This change in approach would make it clear that we know now Israel’s fight has always been our fight. It is a damning indictment of Western moral corruption that so many in the West ignored or rationalized or even abetted what has been an assault on the West and its values. For that is Israel’s greatest sin – being free and dynamic and materially prosperous – that is, Western – while its Arab neighbors, flush with oil wealth, are mired in backwardness and poverty and political oppression. Israel is a stark reminder of just how superior the West now is, and only Israel’s destruction can prove otherwise, just as the destruction of the medieval Crusader kingdoms reasserted Islamic superiority.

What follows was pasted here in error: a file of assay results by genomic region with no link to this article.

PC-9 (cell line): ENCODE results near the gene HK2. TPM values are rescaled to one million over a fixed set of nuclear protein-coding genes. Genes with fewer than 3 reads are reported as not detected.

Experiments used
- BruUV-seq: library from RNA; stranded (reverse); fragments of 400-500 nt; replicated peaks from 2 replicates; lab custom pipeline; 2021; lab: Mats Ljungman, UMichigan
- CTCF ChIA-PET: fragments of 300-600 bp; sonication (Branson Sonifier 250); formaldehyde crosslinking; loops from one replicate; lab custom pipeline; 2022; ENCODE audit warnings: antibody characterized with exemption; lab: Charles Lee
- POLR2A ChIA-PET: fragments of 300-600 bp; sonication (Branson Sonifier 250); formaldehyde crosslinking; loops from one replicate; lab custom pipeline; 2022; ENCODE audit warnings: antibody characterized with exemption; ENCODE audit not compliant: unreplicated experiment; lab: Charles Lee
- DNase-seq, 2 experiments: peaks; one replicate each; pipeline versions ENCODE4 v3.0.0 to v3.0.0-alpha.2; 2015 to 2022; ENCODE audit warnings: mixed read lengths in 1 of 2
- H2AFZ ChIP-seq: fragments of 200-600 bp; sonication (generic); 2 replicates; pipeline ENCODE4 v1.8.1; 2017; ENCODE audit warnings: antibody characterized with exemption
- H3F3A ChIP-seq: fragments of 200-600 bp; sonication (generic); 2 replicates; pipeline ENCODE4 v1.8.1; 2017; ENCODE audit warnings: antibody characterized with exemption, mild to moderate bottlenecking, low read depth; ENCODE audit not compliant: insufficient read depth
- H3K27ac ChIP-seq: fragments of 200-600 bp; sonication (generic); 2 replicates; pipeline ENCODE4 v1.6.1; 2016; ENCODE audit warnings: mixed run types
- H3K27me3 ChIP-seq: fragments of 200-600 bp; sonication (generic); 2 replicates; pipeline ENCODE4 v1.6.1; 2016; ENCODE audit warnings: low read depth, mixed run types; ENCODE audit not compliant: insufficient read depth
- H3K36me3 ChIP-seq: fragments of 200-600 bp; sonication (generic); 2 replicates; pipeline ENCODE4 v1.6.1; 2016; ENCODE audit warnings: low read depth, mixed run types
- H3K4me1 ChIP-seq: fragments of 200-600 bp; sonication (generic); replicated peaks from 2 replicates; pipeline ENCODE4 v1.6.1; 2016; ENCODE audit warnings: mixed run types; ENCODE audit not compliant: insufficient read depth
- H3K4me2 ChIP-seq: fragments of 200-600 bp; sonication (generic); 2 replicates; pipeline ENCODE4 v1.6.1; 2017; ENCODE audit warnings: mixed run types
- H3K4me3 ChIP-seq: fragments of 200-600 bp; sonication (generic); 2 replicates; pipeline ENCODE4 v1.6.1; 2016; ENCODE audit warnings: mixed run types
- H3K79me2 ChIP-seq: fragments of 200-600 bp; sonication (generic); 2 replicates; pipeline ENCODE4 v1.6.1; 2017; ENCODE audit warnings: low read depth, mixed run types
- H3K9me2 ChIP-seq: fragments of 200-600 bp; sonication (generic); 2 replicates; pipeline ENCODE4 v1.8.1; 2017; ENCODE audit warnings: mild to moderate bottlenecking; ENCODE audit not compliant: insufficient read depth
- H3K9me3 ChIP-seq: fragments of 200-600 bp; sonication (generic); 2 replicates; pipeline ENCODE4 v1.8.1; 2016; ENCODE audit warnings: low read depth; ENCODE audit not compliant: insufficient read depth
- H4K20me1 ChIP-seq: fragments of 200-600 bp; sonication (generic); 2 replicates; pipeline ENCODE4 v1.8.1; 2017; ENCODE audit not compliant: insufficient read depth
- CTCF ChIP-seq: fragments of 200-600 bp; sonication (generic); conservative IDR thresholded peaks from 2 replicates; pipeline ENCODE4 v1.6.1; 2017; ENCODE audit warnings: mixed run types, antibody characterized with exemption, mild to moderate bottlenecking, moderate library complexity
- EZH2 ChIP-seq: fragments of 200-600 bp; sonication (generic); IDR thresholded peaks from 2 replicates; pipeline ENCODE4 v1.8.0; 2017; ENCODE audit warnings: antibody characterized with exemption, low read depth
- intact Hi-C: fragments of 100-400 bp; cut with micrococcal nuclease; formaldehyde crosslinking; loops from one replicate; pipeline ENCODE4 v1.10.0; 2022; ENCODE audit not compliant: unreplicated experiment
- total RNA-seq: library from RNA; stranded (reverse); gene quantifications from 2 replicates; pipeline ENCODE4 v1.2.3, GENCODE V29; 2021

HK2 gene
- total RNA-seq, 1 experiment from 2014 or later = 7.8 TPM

For those who think such an approach is “simplistic” or incites more violence, remember that we have already tried for decades the road of “nuance,” moral equivalency, appeasement and negotiation, and it has gotten us nowhere. Israeli children are still being blown up, and Palestinians are farther from a state than ever. It’s time to recognize that based on their actions rather than their words, a significant number of Palestinians don’t want a Palestinian state as much as they want Israel to disappear. If this were not so, Arafat would’ve been kicked out of office when he turned down the best chance at a state the Palestinians are likely to get. Instead there was the Second Intifada. Once more, we must be blunt: get rid of the terrorists who hide among and so endanger your women and children in order to kill Jews. Make up your minds about which way you want your society to go: the road to political freedom and economic prosperity, or the road to some fantasy of Islamic dominance that leads in the end only to further suffering and stagnation.